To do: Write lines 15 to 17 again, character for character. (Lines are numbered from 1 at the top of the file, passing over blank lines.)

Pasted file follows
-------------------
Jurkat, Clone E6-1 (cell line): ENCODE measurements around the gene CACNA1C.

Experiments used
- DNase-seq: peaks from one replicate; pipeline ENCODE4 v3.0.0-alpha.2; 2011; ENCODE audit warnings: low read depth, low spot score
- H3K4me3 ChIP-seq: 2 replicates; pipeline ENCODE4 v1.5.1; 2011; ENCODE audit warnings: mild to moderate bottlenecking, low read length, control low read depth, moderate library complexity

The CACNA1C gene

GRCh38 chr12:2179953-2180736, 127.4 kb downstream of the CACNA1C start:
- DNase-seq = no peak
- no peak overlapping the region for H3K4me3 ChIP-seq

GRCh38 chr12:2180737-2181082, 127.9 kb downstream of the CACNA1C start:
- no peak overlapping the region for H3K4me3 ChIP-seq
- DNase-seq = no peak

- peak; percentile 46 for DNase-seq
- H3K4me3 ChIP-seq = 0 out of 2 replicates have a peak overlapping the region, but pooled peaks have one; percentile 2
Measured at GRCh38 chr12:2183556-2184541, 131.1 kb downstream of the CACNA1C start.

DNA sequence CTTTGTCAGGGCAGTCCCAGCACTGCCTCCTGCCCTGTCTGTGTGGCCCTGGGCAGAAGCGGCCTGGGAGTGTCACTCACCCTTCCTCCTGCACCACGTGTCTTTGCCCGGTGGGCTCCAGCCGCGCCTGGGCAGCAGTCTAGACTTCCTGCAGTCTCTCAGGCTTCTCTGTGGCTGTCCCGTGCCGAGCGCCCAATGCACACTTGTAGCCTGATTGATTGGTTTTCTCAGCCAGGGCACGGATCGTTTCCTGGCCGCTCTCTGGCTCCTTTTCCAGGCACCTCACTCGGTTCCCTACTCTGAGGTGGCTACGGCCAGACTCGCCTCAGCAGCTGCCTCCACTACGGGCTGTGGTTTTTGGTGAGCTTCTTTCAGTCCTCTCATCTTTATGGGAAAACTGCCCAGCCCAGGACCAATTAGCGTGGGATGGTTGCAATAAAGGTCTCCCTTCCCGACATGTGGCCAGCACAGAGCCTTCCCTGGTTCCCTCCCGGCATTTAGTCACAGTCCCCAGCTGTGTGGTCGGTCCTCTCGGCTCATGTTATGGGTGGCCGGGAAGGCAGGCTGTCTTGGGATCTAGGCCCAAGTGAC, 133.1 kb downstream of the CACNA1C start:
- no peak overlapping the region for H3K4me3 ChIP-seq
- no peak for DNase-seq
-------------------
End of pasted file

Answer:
DNA sequence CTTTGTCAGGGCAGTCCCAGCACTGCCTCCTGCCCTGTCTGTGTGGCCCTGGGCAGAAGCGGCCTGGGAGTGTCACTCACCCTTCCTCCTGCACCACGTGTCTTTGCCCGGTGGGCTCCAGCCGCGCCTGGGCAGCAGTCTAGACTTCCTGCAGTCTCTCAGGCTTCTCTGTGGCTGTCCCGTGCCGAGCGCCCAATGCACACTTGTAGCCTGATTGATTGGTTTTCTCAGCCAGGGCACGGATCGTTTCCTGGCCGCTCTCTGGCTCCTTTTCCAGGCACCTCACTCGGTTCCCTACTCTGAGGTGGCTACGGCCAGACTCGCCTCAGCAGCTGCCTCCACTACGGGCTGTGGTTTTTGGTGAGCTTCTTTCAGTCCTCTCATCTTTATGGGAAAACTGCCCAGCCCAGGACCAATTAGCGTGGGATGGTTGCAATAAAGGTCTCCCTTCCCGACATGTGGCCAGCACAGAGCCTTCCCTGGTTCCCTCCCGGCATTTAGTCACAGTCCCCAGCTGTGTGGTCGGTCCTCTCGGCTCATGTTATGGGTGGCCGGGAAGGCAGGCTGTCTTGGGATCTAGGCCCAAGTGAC, 133.1 kb downstream of the CACNA1C start:
- no peak overlapping the region for H3K4me3 ChIP-seq
- no peak for DNase-seq